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Capital chaos: More cars, lesser road space

delhi Updated: Jun 26, 2008 23:41 IST
Atul Mathur
Atul Mathur
Hindustan Times
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Roads in the Capital are shrinking day by day. With the growing volume of traffic, mainly private vehicles, there is non-stop bumper-to-bumper traffic almost throughout the day.

Most of the roads in Delhi are also carrying traffic much beyond their capacity. Naraina Bridge on Ring Road, for example, witnesses maximum number of people passing through it. One of the vital link roads connecting west Delhi with south Delhi, the Naraina flyover caters to 1.44 lakh passenger car units (PCUs) daily.

Nizamuddin Bridge (1.43 lakh PCUs), ITO (1.23 lakh), Lala Hardev Sahai Road near Kashmere Gate ISBT (1.22 lakh), Gurgaon Road or NH8 (1.19 lakh), Tilak Marg (1.17 lakh), Patel Road (1.17 lakh), Peera Garhi ROB on outer Ring Road (1.08 lakh) are some of the most congested points in Delhi. The survey was conducted at 150 stretches and locations for 16-hour period (6 am to 10 pm) on a normal working day.

In fact, these are the roads which also witness maximum peak-hour traffic underlining the fact that there are certain centralised areas where people come to work every morning and go back in the evening.

Almost two-third of the total traffic on these stretches move in one direction.

The figures have come out in Delhi's first ever origin destination survey carried out by RITES, TERI and MVA Asia. The survey, in fact, is a part of a comprehensive study on 'Transport Demand Forecast Study and Development of an Integrated Road cum Multi-Modal Public Transport Network for NCT of Delhi'.

Of the total volume of traffic, light fast moving vehicles (cars and two-wheelers) comprise more than three-fourth of the total traffic (77 per cent), while bus traffic is a meager 3.1 per cent.

The report says that cars, which are low-occupancy vehicles, are the main cause of traffic congestion on roads. At many locations, car comprises 63 per cent of the total traffic.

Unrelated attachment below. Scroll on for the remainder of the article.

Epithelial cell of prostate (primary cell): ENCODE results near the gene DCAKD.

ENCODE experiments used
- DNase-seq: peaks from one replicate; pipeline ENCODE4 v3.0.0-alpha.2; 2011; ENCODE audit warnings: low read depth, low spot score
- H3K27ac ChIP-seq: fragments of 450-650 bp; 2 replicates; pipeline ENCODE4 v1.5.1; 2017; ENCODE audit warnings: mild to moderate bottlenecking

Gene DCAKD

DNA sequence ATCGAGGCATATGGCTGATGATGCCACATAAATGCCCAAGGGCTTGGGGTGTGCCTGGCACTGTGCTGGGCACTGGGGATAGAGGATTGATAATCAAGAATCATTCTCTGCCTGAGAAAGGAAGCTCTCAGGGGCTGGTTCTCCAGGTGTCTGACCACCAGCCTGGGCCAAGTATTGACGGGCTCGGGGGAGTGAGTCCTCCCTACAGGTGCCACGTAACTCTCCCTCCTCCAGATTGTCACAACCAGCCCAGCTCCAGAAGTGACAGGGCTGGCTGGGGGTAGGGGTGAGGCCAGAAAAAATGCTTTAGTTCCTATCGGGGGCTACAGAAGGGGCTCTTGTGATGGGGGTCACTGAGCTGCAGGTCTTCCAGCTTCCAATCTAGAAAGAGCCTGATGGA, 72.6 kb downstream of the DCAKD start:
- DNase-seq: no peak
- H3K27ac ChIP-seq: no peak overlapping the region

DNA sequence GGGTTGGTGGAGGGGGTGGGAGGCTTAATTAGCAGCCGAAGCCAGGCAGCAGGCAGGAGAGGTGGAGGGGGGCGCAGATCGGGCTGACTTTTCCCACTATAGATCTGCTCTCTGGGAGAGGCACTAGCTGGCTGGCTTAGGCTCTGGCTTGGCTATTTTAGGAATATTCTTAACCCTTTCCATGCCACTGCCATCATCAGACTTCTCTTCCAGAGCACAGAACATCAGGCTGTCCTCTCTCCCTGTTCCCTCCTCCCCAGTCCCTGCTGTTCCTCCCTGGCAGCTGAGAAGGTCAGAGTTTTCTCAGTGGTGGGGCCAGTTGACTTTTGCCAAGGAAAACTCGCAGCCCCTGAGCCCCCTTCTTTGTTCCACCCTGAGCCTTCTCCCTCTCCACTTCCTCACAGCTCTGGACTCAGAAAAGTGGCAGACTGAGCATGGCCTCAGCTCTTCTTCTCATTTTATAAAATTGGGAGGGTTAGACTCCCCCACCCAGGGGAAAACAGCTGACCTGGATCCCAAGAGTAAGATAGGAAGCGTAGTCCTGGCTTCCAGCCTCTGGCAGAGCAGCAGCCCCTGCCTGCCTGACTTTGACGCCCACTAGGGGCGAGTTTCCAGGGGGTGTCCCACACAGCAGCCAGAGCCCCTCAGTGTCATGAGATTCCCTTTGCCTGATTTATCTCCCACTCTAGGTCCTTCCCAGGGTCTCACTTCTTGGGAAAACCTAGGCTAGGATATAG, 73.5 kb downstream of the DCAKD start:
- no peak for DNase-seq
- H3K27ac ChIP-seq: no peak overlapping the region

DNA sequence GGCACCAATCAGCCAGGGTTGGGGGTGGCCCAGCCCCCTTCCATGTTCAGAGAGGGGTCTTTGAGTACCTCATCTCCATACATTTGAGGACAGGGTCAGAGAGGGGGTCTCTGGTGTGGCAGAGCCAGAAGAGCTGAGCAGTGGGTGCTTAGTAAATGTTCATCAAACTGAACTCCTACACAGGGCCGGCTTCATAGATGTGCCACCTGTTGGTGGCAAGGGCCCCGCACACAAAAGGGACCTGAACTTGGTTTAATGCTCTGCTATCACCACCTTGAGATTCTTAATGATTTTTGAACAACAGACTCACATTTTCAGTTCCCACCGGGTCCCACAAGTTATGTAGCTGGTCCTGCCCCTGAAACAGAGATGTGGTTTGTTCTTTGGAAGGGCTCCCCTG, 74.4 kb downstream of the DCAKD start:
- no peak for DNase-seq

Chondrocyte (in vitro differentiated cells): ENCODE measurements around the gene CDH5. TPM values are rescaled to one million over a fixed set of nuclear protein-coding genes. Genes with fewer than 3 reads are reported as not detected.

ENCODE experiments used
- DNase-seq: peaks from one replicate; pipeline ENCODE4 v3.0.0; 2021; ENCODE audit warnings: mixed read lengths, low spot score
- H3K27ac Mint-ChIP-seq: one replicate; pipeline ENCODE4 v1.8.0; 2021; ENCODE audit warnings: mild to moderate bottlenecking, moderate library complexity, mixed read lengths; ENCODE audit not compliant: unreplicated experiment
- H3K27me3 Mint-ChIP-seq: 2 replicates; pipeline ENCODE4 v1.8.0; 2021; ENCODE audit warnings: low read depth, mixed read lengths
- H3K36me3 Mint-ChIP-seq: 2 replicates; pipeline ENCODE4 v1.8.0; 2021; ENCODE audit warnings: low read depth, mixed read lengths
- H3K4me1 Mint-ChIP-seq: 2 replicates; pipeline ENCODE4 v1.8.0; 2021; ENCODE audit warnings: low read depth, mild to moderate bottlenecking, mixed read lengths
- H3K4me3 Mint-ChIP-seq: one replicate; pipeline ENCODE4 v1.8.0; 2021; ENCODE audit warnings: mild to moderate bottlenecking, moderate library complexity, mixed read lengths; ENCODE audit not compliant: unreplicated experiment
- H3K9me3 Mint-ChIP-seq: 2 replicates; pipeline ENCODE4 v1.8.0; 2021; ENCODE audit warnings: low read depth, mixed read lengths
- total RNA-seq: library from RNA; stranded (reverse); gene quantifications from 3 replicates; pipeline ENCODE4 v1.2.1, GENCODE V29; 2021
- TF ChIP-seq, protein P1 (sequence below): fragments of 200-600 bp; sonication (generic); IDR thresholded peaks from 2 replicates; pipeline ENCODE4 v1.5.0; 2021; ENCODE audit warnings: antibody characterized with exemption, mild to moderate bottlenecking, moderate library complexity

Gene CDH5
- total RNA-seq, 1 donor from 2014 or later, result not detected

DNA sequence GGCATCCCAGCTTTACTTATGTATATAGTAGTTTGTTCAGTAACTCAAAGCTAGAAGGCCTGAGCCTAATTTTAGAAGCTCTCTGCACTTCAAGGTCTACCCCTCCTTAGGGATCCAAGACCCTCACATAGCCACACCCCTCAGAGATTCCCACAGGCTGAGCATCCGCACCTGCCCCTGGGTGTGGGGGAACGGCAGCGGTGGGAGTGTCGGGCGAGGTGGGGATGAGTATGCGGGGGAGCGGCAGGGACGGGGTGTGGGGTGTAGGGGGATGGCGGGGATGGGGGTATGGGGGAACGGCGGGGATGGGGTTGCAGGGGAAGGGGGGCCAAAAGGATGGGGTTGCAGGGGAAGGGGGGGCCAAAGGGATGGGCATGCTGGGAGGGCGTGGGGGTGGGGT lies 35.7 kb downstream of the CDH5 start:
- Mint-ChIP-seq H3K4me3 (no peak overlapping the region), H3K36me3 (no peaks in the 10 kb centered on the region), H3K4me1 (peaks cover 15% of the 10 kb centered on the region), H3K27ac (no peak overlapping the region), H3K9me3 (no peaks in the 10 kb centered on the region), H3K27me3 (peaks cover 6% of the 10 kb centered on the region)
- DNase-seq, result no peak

Almost 44 per cent of the total road network on which these 150 stretches and locations exist, are narrow two-lane roads, resulting in more congestion and delays. Only 16.5 per cent of these roads are six-lane or above, which can be considered as wide with enough right of way. The report, however, said even wide roads cater to more traffic than their capacity. The report, however, said that 57 per cent road network has good road condition.

“This is the preliminary survey report given to us. This report will help us in formulating plans on multi-modal transport system, frequency of buses and route allocation,” Delhi Transport Commissioner RK Verma said.

While road expansion is a difficult proposition and constructing flyovers is not a viable solution, the need of the hour is to look for other possible options to decongest roads.

With the origin-destination survey and a study on ridership on various modes of transport available, the department looks for effective use and integration of various modes of transport, a transport department official said.

“Based on today’s pattern of movement and origin and destination of vehicles, we can plan the transport scenario for future. We can evaluate various alternative modes of transportation available to us,” said PK Sarkar, head of transport department, School of Planning and Architecture.

RITES is expected to submit the complete report along with the analysis and recommendations by March 2009.